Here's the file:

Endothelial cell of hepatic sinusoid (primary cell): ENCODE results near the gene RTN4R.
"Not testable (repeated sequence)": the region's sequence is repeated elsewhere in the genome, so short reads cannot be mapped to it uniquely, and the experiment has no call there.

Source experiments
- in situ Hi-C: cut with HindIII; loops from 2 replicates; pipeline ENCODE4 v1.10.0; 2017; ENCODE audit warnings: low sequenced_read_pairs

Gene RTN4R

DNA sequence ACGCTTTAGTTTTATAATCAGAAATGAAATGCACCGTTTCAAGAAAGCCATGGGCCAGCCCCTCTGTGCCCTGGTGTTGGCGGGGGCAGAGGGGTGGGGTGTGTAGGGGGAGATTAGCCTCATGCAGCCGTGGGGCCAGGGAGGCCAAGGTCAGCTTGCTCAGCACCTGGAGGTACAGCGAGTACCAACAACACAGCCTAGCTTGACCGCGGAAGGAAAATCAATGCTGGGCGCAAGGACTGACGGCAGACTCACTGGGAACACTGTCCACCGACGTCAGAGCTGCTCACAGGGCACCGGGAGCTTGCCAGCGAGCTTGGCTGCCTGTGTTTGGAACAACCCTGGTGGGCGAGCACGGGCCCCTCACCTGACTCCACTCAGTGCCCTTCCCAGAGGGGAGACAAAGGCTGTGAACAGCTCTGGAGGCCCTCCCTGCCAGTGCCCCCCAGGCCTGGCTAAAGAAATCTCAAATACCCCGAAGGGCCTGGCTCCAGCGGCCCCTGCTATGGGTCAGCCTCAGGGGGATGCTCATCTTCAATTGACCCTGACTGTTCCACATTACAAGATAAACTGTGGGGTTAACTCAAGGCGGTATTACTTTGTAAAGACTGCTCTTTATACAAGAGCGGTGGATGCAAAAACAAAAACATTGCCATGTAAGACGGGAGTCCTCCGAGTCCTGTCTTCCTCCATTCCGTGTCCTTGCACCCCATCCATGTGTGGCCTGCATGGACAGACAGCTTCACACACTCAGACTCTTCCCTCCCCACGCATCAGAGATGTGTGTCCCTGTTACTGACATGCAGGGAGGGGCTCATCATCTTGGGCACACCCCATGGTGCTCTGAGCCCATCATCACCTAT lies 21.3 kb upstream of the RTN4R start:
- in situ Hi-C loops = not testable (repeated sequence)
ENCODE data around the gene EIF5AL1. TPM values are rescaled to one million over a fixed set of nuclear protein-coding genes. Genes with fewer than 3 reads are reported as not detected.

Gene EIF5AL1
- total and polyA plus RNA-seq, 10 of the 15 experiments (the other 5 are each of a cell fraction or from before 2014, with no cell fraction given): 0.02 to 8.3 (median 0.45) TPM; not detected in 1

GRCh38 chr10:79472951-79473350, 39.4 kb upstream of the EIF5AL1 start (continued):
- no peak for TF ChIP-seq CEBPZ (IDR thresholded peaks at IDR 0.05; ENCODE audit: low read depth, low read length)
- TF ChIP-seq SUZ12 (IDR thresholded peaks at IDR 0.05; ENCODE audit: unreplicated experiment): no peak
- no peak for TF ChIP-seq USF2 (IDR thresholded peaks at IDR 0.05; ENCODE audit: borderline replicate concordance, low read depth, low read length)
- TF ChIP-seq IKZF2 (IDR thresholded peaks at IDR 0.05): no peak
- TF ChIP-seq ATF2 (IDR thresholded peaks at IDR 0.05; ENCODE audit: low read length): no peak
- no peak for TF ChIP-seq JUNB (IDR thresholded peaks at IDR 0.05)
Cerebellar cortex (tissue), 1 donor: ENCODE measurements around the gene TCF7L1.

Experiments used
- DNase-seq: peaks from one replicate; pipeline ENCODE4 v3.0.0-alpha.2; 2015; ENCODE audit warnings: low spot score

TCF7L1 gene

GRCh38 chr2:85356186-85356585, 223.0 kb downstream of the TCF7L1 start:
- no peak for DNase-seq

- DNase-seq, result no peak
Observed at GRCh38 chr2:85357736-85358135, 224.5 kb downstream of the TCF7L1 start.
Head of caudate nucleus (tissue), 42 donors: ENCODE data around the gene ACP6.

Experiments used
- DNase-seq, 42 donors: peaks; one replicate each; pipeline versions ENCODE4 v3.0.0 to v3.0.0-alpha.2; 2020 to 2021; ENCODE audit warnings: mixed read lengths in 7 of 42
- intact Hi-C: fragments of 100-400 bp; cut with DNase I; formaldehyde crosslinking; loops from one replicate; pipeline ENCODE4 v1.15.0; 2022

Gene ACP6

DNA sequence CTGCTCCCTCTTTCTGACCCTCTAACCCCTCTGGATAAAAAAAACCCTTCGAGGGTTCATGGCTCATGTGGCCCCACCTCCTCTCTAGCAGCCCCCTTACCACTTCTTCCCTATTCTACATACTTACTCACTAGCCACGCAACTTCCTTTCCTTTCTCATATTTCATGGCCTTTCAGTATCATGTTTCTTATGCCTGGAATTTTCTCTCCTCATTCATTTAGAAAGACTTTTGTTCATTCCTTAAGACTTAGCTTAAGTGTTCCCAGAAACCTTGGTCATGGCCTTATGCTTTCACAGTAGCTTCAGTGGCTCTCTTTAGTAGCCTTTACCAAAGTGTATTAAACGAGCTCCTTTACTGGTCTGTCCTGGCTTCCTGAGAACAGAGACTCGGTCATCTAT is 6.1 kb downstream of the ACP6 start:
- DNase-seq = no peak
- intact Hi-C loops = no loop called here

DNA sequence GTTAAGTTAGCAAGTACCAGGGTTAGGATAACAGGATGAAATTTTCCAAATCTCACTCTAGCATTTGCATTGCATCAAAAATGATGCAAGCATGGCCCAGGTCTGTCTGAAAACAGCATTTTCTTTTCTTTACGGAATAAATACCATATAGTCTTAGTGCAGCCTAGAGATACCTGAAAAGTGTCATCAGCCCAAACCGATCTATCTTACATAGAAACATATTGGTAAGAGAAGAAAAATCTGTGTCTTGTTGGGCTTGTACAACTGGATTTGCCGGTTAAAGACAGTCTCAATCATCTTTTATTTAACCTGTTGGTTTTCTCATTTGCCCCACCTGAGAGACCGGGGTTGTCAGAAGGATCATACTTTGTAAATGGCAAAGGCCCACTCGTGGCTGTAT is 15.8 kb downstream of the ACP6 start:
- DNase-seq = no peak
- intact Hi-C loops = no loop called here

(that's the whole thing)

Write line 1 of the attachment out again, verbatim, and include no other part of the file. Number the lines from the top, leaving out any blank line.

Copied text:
Endothelial cell of hepatic sinusoid (primary cell): ENCODE results near the gene RTN4R.